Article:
Carmilla (Sheridan Le Fanu)

Posted: September 13, 2014 in fiction
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People have been telling stories about vampires for a long time. In the European forests of times past, parents told scary stories to keep their children close to home – there were legitimate dangers in the dark forest, but when you tell a small child about bears, he envisions them as slightly larger versions of squirrels, and accords them the same amount of fear. Friends also told scary stories to each other for entertainment. One of the creatures invented was the vampire, a reanimated corpse that subsists on human blood. Vampire stories come from all over the world, dating back to pre-Christian times, but our modern American vampire seems to have been born in eastern Europe in the early eighteenth century. Many of the conventions that we see as important now were invented in Bram Stoker’s Dracula, so they’re really not as essential as they seem. The vital bit is that they survive by taking life from others.

Sheridan Le Fanu’s Carmilla predates Dracula, so the vampire isn’t quite what we expect. Stoker does steal quite a bit from this much shorter story, though, so she’s not a total surprise.

The features, though a hundred and fifty years had passed since her funeral, were tinted with the warmth of life. Her eyes were open; no cadaverous smell exhaled from the coffin. The two medical men, one officially present, the other on the part of the promoter of the inquiry, attested the marvellous fact that there was a faint but appreciable respiration, and a corresponding action of the heart. The limbs were perfectly flexible, the flesh elastic; and the leaden coffin floated with blood, in which to a depth of seven inches, the body lay immersed. Here then, were all the admitted signs and proofs of vampirism.

At first, it seems like people are being set up for a scam: a fast carriage is upset, the vaguely injured girl is left with wealthy bystanders while the supposed mother jumps back into the quickly repaired carriage and dashes off on a mission of life and death. Really? Moms were willing to ditch their rich daughters with total strangers? This mother figure may have some hypnotic abilities; in one scenario, she meets a guy at a party and convinces him that they’re old friends; it makes the daughter-ditching a little less unbelievable (from her mark’s point of view), but it also makes me think she’s not quite normal.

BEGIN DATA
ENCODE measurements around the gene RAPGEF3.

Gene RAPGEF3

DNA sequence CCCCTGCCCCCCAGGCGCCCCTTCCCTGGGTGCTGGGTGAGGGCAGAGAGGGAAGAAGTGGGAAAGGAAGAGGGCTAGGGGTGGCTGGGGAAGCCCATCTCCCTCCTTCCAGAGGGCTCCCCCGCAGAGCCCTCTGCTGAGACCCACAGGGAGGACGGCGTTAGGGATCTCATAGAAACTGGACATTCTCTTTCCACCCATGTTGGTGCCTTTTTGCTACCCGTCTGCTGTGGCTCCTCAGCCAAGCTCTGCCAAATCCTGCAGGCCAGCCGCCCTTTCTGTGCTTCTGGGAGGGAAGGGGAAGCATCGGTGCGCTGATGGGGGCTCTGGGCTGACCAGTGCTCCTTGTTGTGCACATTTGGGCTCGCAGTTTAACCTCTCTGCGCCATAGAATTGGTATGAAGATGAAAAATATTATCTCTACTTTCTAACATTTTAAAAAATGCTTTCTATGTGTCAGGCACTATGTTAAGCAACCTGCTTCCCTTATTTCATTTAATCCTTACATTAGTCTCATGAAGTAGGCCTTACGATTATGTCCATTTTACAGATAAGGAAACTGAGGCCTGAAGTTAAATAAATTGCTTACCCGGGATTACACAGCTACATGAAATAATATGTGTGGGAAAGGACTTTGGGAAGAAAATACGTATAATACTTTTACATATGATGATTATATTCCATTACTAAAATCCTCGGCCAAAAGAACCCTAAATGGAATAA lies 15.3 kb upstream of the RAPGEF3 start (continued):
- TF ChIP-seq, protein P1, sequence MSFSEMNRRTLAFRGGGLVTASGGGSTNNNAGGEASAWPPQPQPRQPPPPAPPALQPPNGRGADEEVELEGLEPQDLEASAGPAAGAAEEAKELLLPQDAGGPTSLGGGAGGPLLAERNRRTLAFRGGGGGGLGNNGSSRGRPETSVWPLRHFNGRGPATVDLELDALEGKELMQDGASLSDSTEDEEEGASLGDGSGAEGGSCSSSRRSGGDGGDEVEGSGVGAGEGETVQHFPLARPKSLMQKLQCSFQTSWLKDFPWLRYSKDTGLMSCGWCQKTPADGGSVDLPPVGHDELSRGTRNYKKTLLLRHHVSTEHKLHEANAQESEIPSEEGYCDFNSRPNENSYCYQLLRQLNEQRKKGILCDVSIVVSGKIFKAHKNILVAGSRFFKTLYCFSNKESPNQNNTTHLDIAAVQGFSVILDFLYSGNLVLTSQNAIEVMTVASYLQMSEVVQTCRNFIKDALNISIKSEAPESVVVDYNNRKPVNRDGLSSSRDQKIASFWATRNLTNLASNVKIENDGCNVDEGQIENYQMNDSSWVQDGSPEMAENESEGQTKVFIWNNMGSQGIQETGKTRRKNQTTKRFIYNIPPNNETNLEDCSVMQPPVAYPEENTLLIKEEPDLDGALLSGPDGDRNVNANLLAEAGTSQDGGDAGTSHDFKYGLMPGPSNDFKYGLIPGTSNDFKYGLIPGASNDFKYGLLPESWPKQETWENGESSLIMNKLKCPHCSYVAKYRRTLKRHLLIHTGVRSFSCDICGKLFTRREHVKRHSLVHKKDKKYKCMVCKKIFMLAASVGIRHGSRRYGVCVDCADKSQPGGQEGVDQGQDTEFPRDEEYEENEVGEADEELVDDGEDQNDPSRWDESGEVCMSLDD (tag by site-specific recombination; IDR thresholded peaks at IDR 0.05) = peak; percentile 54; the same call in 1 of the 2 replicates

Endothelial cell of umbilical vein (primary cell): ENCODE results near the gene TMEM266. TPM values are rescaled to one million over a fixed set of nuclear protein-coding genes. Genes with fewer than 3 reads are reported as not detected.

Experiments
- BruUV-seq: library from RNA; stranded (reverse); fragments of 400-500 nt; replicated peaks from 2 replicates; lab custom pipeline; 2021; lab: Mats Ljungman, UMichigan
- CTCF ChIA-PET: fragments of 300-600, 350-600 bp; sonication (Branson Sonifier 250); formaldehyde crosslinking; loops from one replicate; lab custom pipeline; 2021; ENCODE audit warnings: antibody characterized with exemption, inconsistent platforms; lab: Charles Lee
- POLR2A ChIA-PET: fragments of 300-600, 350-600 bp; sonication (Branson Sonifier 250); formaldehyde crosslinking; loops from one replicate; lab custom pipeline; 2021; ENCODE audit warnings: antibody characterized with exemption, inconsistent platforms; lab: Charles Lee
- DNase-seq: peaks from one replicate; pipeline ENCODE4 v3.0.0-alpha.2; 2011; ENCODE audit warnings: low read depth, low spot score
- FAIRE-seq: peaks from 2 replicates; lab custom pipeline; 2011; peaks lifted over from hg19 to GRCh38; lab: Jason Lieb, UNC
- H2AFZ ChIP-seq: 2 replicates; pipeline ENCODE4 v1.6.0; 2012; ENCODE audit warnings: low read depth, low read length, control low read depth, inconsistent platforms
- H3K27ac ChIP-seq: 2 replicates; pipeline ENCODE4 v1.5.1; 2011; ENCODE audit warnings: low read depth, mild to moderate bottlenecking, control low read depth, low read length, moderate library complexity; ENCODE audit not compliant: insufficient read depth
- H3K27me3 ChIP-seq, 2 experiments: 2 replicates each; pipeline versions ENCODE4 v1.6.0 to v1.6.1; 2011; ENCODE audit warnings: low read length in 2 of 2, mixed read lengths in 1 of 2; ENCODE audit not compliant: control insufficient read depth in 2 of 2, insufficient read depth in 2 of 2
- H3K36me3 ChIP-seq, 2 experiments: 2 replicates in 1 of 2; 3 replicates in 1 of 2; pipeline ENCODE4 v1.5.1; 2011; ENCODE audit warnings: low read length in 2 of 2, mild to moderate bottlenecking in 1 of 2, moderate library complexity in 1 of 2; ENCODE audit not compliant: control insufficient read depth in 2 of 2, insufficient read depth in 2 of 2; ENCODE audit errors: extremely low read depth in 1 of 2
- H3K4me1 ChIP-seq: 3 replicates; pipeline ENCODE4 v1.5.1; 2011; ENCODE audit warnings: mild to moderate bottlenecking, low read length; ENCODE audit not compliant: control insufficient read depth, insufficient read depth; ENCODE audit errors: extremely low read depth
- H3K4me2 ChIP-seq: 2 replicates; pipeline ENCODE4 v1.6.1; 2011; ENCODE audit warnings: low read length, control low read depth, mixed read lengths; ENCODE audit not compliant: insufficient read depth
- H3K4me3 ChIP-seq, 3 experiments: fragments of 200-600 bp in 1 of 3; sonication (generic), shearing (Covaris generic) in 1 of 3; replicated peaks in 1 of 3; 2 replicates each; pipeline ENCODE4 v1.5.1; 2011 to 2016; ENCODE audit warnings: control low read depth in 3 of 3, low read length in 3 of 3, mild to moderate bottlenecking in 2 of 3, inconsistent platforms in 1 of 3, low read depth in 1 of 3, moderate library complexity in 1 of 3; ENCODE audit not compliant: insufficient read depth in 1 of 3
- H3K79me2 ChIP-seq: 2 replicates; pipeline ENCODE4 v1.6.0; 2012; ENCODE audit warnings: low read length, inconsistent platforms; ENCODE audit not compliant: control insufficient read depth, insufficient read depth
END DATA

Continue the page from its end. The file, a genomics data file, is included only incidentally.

There follow some classic story elements: children go missing from the woods, or are found dead. The young lady of the house contracts some mysterious wasting illness, to the great concern of her father and friends. The doctor discovers a puncture wound normally hidden by the high collars of the time, and someone calls in a vampire hunter/scholar. There’s a showdown at the crypt and order is restored.

Our characters live in classic Gothic isolation, a nice British family forced abroad because it’s so much cheaper to live in an Austrian castle than an English village. There’s a nameless father and daughter, and the two women hired to attend to the girl’s education. These four seem to have little interaction with the outside world. Then Carmilla gets dumped on them, and the daughter falls in love for the first time.

“How romantic you are, Carmilla,” I said. “Whenever you tell me your story, it will be made up chiefly of some one great romance.”

She kissed me silently.

“I am sure, Carmilla, you have been in love; that there is, at this moment, an affair of the heart going on.”

“I have been in love with no one, and never shall,” she whispered, “unless it should be with you.”

How beautiful she looked in the moonlight!

Shy and strange was the look with which she quickly hid her face in my neck and hair, with tumultuous sighs, that seemed almost to sob, and pressed in mine a hand that trembled.